Desktop Tidy

Before the Desktop Tidy

This may be a familiar image, you computer desktop full of icons, folder, files and shortcuts.  How often have we searched through rows of icons looking for one file/folder/shortcut?  How many times have we sat at someone else’s desk while they searched through the same organised clutter?

Ideally, the desktop would only show what is needed.  We can be very good at adding the files we need, but are we as good at removing what we no longer need?

Normally I advise people to sort through what is on their desktop and only have what is needed there, very often it happens that a lot of icons are still needed on the desktop.  The next piece of advice I have for them is to organize what is left……  Enter my Desktop Tidy.

Desktop Tidy

What is the Desktop Tidy?

The Desktop Tidy allows you to group together the types of files by whatever category you choose.  This could be by project, job, task, person, whatever you want.  There are only 2 groups that I personally stick to

  1. I leave the top-leftmost group as “Temp” or equivalent.  When you save files to your desktop they will normally move to the top-leftmost free position.  In my Desktop Tidy above, I leave space for files to get saved/copied to here and then I move them out to another group when I can.  This avoids having files save in the middle of another group box.
  2. I keep one group box called “Usual”.  This contains the usual items on a desktop – recycle bin, certain shortcuts, etc.  In my case above they are in the bottom-right box out of the way, but still accessible.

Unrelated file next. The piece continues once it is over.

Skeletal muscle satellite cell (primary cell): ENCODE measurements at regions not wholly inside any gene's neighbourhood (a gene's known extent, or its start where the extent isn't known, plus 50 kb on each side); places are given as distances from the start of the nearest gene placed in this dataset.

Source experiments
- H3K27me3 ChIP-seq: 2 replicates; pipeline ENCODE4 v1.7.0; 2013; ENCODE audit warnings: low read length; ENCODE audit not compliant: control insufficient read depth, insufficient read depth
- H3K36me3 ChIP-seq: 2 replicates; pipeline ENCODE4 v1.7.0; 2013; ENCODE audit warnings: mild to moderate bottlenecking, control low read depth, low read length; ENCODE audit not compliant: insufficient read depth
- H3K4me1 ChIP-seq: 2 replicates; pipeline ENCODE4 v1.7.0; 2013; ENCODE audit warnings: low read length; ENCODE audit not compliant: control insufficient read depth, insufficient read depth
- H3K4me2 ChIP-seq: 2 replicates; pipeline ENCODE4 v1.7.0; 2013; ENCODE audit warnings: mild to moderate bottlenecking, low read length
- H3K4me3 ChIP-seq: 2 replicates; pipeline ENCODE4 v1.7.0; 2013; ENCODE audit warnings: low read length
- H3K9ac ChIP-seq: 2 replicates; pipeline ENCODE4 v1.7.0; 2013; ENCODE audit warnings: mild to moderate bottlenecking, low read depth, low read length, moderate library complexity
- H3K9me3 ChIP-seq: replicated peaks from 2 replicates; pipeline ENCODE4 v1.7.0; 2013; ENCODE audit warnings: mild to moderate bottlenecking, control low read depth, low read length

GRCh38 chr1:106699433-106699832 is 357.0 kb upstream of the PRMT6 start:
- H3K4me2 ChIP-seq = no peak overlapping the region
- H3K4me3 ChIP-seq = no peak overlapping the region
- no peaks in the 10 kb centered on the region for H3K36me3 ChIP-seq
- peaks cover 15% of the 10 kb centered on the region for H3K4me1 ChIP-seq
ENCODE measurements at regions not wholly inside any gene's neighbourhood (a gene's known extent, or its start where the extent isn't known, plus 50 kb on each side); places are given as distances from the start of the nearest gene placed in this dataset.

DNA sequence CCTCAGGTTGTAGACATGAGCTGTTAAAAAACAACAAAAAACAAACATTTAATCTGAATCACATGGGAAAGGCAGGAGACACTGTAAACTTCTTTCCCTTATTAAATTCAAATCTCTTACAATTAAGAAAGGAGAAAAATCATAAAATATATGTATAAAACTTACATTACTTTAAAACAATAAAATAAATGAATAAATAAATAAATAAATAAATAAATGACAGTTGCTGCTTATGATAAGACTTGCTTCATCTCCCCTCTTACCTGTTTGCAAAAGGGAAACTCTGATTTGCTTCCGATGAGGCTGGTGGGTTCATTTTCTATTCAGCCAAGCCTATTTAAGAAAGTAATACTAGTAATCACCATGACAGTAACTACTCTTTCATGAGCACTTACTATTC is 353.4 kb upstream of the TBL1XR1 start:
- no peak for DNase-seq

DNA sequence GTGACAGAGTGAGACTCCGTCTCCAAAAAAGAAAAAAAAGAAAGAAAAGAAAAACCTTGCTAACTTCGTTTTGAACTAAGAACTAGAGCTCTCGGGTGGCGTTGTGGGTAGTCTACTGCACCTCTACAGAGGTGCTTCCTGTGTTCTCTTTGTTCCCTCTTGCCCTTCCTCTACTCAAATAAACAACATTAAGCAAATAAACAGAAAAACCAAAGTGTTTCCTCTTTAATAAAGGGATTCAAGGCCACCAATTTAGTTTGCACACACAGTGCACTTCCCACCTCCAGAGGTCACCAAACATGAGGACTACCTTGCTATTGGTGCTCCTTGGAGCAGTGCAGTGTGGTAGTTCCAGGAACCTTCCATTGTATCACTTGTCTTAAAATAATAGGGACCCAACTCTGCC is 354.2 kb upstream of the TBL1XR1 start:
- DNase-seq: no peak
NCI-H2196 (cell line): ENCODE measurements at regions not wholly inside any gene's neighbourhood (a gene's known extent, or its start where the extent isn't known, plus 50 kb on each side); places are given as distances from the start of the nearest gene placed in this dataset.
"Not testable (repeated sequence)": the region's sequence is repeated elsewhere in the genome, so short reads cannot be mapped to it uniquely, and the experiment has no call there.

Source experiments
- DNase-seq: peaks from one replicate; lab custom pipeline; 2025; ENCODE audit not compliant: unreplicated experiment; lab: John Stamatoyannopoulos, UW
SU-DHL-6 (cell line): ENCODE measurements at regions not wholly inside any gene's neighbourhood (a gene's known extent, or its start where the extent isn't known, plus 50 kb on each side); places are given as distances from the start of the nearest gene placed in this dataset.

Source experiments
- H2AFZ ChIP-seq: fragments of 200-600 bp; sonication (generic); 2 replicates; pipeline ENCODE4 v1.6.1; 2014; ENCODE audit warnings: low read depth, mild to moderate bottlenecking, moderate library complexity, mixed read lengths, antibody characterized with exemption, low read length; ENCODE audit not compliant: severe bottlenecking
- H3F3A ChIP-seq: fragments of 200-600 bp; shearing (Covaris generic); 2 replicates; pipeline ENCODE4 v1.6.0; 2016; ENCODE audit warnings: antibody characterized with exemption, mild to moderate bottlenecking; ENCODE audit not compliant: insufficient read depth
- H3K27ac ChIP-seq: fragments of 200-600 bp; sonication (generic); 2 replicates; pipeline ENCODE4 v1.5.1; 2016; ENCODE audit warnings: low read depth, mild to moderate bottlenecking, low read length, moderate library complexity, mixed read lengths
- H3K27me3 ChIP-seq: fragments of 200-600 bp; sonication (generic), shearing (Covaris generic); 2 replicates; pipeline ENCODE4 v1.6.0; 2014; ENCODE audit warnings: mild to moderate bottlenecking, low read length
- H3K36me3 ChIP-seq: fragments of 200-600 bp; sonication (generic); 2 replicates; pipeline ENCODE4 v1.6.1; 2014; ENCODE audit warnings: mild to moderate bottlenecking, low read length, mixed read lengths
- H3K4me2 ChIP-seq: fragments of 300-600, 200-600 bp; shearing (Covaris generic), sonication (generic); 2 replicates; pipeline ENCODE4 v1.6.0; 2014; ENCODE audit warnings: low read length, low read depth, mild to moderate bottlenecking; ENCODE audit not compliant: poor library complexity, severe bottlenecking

After that, you can change the names of groups, number of groups and sizes as you see fit.  On average, I probably update my desktop tidy with new/deleted/changed groups at least twice every 3 months, depending on how projects change.


How to create a Desktop Tidy

I am running Windows 7 on my laptops and computers.  This comes with a snipping tool which is really convenient and easy to use.  I believe Windows 8 also comes with a Snipping Tool.  For older versions of Windows, you could crop screenprints of your page/slide.

  • Set up your page/slide in whatever program you use.  My personal preference is using PowerPoint and inserting boxes with no fills.  A lot of programs can do the same thing – go with your own preference.
  • Make the group-boxes bigger for certain groups if you think they will have more icons than the other group-boxes.
  • Use the snipping tool and highlight the area of your page/slide and save the image to somewhere easy to find.


  • Now, on a blank space on your desktop, right-click and left-click on “Personalize”
  • Near the bottom of the new window, click on “Desktop background”
  • Browse to the folder where you just saved your Snipping Tool image
  • Select your image
  • Change the “Picture Position” options to get a set up that suits your screen size
  • Click “Save Changes”


  • Now you can start moving your icons into the relevant group-boxes
  • As you do this, for each one you should review if you still need it, how often do you use it? Is the desktop the right place for it?  You may find that you actually end up deleting some of the icons, or saving them somewhere else where they can still be easily retrieved if needed, but still not cluttering your desktop.

The video below shows the process after setting up my page/slide.  It then shows using the Snipping Tool, saving the image and changing the desktop background to the new image.  If you are having problems viewing the video below, you can view it here on YouTube.


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